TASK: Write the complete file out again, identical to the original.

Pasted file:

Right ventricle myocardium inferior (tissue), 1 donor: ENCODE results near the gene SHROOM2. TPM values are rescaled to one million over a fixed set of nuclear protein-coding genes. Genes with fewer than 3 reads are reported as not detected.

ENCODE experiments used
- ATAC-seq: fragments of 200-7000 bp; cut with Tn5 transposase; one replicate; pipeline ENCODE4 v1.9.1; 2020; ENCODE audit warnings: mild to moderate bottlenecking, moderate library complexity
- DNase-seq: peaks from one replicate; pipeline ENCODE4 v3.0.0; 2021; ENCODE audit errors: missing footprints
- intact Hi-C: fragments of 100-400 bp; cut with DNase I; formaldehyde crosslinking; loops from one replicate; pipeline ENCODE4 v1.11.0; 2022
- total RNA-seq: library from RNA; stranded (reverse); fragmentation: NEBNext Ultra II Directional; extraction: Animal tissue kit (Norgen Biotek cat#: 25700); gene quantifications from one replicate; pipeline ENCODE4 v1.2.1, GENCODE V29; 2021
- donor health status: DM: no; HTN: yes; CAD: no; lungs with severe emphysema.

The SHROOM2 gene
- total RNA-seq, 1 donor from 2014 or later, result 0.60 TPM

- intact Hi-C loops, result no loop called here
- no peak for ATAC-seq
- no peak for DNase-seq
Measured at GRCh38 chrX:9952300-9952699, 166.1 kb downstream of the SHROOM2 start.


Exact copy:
Right ventricle myocardium inferior (tissue), 1 donor: ENCODE results near the gene SHROOM2. TPM values are rescaled to one million over a fixed set of nuclear protein-coding genes. Genes with fewer than 3 reads are reported as not detected.

ENCODE experiments used
- ATAC-seq: fragments of 200-7000 bp; cut with Tn5 transposase; one replicate; pipeline ENCODE4 v1.9.1; 2020; ENCODE audit warnings: mild to moderate bottlenecking, moderate library complexity
- DNase-seq: peaks from one replicate; pipeline ENCODE4 v3.0.0; 2021; ENCODE audit errors: missing footprints
- intact Hi-C: fragments of 100-400 bp; cut with DNase I; formaldehyde crosslinking; loops from one replicate; pipeline ENCODE4 v1.11.0; 2022
- total RNA-seq: library from RNA; stranded (reverse); fragmentation: NEBNext Ultra II Directional; extraction: Animal tissue kit (Norgen Biotek cat#: 25700); gene quantifications from one replicate; pipeline ENCODE4 v1.2.1, GENCODE V29; 2021
- donor health status: DM: no; HTN: yes; CAD: no; lungs with severe emphysema.

The SHROOM2 gene
- total RNA-seq, 1 donor from 2014 or later, result 0.60 TPM

- intact Hi-C loops, result no loop called here
- no peak for ATAC-seq
- no peak for DNase-seq
Measured at GRCh38 chrX:9952300-9952699, 166.1 kb downstream of the SHROOM2 start.